The history of cyber attacks: From ancient to modern
In the 1990s, your typical hacker’s approach used to be “hit-and-run”, and in many cases it was about fame and recognition. Back in those days most organizations only had a firewall implemented between their internal network and the Internet. As time passed, the focus started shifting, and cyber-attacks evolved into a profitable business for cybercriminals. As we are now living in the world we once thought of as the distant future, we are witnessing sophisticated and targeted attacks against many organizations.
Targeted attacks are becoming very popular amongst cybercriminals today and they are aimed at specific organizations and the sectors they operate in. Cybercriminals have the desire, ability, patience and skills to invest their time and resources into these modern attacks to achieve financial gains. In these attacks they will learn as much as they can about the target and its third party suppliers. The malware is created specifically for the organization based on the information gathered in the reconnaissance phase.
Cybercriminals are using different methods and tactics to exploit their targets. As they are getting more and more sophisticated and targeted, it is becoming more and more difficult and challenging for organizations to discover potential breaches. Social engineering and phishing continue to be widely used because they represent the easiest way for them to get a foothold in the organization. Once they evade detection tools and security strategies and breach a system, they sometimes stay undetected for weeks, months and even years. Many recent high-profile breaches showed the truth of this.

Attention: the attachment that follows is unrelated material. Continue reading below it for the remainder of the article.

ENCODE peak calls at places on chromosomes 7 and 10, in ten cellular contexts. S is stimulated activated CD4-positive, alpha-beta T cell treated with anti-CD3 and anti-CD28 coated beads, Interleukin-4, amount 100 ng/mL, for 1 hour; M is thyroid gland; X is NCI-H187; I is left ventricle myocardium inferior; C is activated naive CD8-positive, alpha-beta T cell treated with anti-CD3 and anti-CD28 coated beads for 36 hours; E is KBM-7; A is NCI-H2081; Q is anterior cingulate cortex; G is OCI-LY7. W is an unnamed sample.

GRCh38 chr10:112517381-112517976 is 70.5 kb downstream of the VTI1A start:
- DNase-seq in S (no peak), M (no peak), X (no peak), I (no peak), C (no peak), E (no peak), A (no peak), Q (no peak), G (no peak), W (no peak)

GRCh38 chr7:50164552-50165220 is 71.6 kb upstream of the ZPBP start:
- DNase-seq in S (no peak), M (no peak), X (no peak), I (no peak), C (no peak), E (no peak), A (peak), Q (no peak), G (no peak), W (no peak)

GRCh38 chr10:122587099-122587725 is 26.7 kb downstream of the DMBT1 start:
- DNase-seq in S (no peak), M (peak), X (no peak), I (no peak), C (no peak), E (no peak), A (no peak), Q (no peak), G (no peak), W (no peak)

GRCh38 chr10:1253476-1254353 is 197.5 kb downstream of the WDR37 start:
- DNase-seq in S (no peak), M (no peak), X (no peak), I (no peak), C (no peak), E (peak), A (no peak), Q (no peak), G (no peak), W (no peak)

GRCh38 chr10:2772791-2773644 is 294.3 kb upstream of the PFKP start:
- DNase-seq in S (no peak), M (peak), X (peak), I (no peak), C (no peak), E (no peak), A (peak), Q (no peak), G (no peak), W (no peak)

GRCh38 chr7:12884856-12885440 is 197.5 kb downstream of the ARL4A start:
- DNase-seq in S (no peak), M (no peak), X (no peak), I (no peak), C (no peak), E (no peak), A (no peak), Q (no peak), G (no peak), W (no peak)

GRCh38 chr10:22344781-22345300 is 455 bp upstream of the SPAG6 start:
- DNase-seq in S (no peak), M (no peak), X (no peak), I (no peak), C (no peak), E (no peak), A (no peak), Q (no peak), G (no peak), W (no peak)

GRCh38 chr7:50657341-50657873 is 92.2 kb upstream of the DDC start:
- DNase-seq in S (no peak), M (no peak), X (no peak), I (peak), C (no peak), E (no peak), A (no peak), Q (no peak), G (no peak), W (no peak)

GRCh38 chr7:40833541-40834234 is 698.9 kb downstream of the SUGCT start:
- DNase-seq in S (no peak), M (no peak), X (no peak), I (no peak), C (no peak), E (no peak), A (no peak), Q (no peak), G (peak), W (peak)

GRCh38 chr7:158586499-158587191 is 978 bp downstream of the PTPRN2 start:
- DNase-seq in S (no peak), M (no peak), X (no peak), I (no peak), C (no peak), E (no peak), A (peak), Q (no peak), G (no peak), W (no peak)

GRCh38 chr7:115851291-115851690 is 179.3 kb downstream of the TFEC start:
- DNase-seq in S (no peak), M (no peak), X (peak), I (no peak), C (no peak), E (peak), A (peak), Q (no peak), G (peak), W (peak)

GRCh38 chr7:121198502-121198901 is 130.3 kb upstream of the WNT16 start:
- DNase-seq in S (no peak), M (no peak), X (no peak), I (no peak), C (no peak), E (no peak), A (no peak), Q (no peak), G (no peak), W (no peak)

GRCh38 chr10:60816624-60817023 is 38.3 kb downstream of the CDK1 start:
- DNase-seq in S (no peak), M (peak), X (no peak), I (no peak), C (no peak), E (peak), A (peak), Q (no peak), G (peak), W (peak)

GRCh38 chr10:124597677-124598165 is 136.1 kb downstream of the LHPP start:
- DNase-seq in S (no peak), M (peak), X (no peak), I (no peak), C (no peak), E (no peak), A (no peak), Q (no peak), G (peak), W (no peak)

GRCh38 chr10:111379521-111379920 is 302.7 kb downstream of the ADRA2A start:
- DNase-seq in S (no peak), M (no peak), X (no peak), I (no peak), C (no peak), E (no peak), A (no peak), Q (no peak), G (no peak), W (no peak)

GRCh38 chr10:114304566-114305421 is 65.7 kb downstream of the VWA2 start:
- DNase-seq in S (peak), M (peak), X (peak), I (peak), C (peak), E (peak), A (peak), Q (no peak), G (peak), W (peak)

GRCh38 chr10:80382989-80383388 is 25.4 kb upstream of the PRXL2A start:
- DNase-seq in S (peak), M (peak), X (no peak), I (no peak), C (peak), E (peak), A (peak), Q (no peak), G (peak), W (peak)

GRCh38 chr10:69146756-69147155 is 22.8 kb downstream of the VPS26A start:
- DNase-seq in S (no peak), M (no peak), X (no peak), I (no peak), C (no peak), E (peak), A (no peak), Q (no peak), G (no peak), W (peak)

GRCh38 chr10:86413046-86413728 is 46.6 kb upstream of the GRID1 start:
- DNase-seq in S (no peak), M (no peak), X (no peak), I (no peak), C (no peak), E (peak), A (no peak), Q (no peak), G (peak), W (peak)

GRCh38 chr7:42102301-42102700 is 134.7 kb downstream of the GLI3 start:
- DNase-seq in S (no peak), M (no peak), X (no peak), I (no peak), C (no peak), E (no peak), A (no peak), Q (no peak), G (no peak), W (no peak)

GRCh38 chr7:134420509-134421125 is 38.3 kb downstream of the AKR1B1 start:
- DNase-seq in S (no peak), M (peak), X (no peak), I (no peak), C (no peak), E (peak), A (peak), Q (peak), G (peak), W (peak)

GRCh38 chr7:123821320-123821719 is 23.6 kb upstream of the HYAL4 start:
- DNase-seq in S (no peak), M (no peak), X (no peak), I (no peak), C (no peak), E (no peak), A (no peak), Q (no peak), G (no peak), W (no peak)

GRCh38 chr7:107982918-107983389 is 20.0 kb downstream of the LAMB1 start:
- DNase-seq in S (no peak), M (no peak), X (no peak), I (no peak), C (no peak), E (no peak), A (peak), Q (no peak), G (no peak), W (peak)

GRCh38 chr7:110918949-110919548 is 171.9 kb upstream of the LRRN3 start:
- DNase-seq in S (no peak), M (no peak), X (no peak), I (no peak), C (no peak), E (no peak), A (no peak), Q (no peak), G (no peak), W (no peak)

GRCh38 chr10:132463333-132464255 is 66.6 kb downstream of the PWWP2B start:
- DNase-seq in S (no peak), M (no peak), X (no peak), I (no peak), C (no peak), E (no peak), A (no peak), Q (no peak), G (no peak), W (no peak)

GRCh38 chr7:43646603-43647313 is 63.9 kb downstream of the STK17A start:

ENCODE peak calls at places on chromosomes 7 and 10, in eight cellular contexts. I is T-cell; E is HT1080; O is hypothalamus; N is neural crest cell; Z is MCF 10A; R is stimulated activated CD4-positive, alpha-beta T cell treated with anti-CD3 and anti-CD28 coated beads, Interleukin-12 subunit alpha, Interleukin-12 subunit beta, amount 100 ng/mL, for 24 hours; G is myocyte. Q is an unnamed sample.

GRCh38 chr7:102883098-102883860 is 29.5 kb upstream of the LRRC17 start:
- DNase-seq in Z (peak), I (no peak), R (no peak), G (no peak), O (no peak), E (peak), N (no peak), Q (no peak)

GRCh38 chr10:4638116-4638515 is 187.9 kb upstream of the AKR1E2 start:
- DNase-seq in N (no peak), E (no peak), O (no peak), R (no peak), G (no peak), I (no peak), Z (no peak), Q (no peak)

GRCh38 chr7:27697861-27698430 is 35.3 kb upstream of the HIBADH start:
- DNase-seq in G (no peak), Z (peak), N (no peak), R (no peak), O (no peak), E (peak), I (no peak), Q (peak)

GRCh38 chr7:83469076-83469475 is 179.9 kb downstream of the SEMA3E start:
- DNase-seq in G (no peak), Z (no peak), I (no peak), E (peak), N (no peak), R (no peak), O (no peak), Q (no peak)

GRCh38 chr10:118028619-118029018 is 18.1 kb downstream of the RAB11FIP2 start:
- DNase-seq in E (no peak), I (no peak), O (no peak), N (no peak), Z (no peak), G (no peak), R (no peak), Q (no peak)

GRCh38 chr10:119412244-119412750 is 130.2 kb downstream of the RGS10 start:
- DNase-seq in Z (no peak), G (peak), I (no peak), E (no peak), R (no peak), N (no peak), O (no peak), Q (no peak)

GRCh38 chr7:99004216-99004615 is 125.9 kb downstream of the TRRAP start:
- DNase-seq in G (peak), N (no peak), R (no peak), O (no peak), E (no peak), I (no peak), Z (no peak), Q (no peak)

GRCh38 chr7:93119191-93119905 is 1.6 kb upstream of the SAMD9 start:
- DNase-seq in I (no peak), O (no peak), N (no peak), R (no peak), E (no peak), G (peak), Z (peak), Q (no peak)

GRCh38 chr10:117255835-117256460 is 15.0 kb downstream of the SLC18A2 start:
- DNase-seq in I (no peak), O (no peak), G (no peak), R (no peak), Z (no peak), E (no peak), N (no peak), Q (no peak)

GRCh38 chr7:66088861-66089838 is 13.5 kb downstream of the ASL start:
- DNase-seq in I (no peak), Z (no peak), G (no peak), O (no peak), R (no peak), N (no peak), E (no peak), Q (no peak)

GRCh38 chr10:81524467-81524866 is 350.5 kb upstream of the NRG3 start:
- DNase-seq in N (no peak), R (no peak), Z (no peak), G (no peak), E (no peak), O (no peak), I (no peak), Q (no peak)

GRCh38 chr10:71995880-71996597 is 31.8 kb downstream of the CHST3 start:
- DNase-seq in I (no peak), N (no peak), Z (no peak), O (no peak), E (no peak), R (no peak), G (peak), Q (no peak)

So, who are these guys and where do they come from? They operate globally and many of them belong to well-organized and profit-motivated groups. Typically, they develop their own tools for their attacks, while some of them develop malicious tools to sell and rent to other cybercriminals to perform their own attacks. Some of the tools are even offered as a service (Software-as-a-Service). These services are mostly offered in the dark web, where most of the cybercriminals operate and organize.